Steppenwolf’s contributions to the Easy Rider soundtrack will forever cement their importance to the counterculture of the era, and their lasting impact on the imagery of rock simply cannot be overstated. Credited by some with coining the term “heavy metal,” their music came about as close to fitting that description as anybody else’s did in the 60s. It was dirty, gritty, bluesy, greasy and totally undiluted.
16. The Monkees
Hey, hey, where are The Monkees? Despite starting out as a deliberate marketing ploy to create an American Beatles, The Monkees blossomed from a group of actors playing a boy band into fully developed artists with major songwriting talent – a transformation Micky Dolenz quipped was like Leonard Nimoy actually becoming a Vulcan. Regardless of how seriously you’re inclined to take them, The Monkees are an undeniably important chapter in rock’s history.
15. The Guess Who
Canada’s The Guess Who have all but vanished from discussions on important performers, and it’s more than a little strange. Their litany of hits are still rotated heavily on classic rock radio, including These Eyes, New Mother Nature and the perennial favorite, American Woman. Burton Cummings’s forceful delivery on songs like Share the Land and Randy Bachman’s tasteful, jazzy guitar playing on the classic Undun distinguish the band from the multitude of other hit-making sensations of the late-60s.
14. Ronnie James Dio
Ronnie James Dio may be metal’s most important godfather. Sitting at the helm of numerous important metal bands, his voice is one of the most recognizable in rock. He’s also the man responsible for popularizing rock ‘n’ roll’s devil horns. Mixing sword and sorcery in with rock, Dio wrote catchy songs about men on silver mountains and rainbows in the dark. While there are certainly other worthy metal acts, the Hall of Fame just isn’t complete without this centrally important figure of one of rock’s biggest subgenres.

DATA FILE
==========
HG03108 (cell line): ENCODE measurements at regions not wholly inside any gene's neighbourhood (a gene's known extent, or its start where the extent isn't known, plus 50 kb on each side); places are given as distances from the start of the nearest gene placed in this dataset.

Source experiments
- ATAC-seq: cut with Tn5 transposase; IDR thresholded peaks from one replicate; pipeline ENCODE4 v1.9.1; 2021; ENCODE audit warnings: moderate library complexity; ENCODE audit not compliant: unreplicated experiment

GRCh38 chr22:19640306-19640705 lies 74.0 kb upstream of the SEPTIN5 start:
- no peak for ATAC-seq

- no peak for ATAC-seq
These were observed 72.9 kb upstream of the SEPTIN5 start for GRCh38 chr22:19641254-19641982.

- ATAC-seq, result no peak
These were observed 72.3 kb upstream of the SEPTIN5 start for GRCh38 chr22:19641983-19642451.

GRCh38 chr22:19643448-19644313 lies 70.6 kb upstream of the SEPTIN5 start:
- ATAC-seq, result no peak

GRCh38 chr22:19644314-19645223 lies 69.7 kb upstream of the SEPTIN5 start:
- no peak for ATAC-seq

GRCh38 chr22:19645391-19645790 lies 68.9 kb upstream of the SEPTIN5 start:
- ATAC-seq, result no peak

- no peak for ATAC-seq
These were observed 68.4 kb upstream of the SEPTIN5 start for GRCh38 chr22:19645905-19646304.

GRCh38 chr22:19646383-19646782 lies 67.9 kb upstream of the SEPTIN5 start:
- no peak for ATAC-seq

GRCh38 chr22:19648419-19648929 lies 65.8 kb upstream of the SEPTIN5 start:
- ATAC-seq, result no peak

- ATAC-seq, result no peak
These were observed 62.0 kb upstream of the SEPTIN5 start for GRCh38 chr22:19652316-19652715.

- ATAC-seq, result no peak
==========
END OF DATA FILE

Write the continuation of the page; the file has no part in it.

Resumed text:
13. Blue Öyster Cult
One of rock’s greatest riddles is New York’s Blue Öyster Cult. Setting the live music scene on fire in the 70s, BÖC’s songs are classic: timeless, yearning accounts of loves lost sitting side-by-side songs like Harvester of Eyes. Most of the well-known songs are from the pen of lead guitarist Donald “Buck Dharma” Roeser, but every member of the band has notable writing credits. It’s music that can be beautiful, heavy, enigmatic, gothic and humorous – sometimes all at once.
You all know what it stands for, and of any accusations you might make against N.W.A., false advertising is not one of them. They showed a stiff, over-privileged white America a vision of the streets it had never seen, prompting all-new degrees of social awareness. Many of the members have gone onto impressive solo careers and explored new artistic mediums. N.W.A. set the stage for black artists in a post-Reagan America to face white audiences with the proper level of hostility, and if you watch FOX News you’ll know white people are still terrified.
11. Kate Bush
Widely known for her unique and arresting falsetto, Kate Bush was one of the most adventurous and experimental female pop stars of the 70s. A pure artist, Bush has remained steadfast across the decades in her unwillingness to compromise. The Hall is way behind in recognizing her. For her bold experimentalism and undeniable influence on artists such as Bjork and Regina Spektor, Bush ought to be a shoo-in.
10. The Moody Blues
The Moody Blues are one of pop’s most imminently listenable bands. In a single word, they are lush. Formed way back in 1964, they were the first to successfully incorporate classical music into pop, scoring many of their hits with full orchestration. Considering the large number of these hits, their enormous popularity, their impressive longevity, their originality, and the instant name recognition, this is one of the most mysterious of the Hall’s omissions.
9. Thin Lizzy